July 31, 2013 (4:30 PM) 


Pride is now 43 nautical miles from the finish – moving at 3.5 knots. At such a rate we might finish near dawn Thursday, tomorrow.  It was a good romp till this afternoon. Now there is a strong thundercloud to our south. Weather warnings are up. Tracking it on radar we see it moving from a location 18 miles south of us eastward toward where we are pointed but fortunately won’t reach before this one concentration of convective weather does. Where we are is pleasant. Warming temperatures, smooth lake surface and light wind providing some speed toward the finish. We all wonder what is happening with the competitors. It is situations like this when a long lead can be lost to different wind patterns for different competitors. Such is racing in sailing vessels with the vagaries of wind.

Jan C. Miles and the relaxed but attentive racing crew of Pride of Baltimore II.


August 1, 2013 (9:00 AM)


At 03 hours, 14 minutes, 10 seconds EDT this morning Pride crossed the finish line for an elapsed time of 62 hours, 14 minutes and 47 seconds over 300 nautical miles or 112 nautical miles per day or an average of 4.6 knots. It was a pretty fickle-wind race – especially at the end. The wind died at least four times along with heading us off a few times. But the race is now done and it is a matter of waiting to see who crosses next and when.

The first competitor to cross the finish line behind us happens to be Niagra. She crossed sometime around 0630 EDT this morning, or so we guess. We saw her on AIS after she finished and we took that position and plotted it and worked backward to the finish line using her speed at the moment of noticing her on AIS. If our calculations are correct she had to finish before 6 AM EDT to beat us on handicap. But I must say, for all of the fickle winds it is impressive to me that she finished as close to us as she did.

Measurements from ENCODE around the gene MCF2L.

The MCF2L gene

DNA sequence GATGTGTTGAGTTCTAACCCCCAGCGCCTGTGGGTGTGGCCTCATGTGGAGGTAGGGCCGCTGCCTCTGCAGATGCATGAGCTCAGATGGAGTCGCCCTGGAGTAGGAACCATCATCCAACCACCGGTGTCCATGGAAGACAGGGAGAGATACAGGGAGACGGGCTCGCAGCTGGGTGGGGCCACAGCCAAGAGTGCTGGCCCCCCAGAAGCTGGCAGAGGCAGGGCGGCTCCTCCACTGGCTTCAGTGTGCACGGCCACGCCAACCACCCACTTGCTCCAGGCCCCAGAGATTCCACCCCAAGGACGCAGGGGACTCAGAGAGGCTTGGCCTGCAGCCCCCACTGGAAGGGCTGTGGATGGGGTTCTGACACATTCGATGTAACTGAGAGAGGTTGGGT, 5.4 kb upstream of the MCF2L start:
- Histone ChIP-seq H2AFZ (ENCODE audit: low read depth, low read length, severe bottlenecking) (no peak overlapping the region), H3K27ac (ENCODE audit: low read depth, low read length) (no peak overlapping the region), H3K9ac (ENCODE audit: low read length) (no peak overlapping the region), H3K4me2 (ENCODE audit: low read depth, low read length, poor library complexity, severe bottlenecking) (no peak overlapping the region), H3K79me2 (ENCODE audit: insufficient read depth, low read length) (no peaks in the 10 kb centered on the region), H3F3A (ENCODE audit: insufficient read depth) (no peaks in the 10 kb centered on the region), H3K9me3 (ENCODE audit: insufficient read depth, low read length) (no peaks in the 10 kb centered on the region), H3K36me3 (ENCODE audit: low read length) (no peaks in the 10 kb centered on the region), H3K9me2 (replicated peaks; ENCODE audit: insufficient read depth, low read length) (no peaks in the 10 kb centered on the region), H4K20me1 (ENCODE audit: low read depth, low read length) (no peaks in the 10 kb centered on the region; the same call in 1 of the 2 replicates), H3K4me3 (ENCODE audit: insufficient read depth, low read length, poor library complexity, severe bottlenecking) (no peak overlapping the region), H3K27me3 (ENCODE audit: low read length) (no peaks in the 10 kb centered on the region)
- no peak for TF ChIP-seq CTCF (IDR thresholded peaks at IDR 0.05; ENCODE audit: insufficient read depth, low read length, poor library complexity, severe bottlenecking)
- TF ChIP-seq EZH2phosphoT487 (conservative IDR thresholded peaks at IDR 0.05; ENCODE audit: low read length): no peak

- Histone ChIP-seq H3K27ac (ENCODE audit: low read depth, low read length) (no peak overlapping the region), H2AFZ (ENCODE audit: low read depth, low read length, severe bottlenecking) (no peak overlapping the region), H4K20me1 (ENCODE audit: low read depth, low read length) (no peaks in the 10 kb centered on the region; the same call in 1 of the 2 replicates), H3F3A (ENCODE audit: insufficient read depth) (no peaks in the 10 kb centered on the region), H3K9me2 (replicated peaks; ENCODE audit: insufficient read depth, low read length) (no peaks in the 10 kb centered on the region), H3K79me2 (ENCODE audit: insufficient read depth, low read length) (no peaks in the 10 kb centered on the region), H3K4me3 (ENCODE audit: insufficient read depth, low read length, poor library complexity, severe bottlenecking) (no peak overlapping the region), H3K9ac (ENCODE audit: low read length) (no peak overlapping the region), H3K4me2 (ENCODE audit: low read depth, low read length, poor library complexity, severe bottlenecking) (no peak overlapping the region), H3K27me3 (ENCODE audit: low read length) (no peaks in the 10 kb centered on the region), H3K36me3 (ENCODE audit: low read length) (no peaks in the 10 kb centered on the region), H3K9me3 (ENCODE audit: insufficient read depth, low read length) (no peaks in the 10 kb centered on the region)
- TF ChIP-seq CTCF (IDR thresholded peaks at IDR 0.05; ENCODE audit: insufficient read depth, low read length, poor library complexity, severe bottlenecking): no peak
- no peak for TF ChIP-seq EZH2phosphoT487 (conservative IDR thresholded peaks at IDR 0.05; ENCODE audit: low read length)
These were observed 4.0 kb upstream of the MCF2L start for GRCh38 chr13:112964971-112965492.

There seems to be a AIS reception hole in the middle of the eastern portion of Lake Superior, because we cannot see vessels on the AIS internet web site when vessels are in that hole. We have not yet been able to see Lynx. We did see Denis Sullivan some 90 miles behind when we finished. Also Peacemaker on the north side of the Keweenaw Peninsula, but no Sorlandet. Considering we think we give Lynx 10 hours and 36 minutes, we await anxiously to see if she will cross before 1:50 PM today. Nearly 5 hours away from the time of this writing. Since the wind has now stopped being fickle by being somewhat fresh from the west rather than fickle from the southeast to south to southwest, it is quite possible Lynx could cross the finish line before her time allowance runs out. So we keep looking over our shoulders…till around 2 PM anyway.

Jan C. Miles and the fickle wind sailors of Pride of Baltimore II.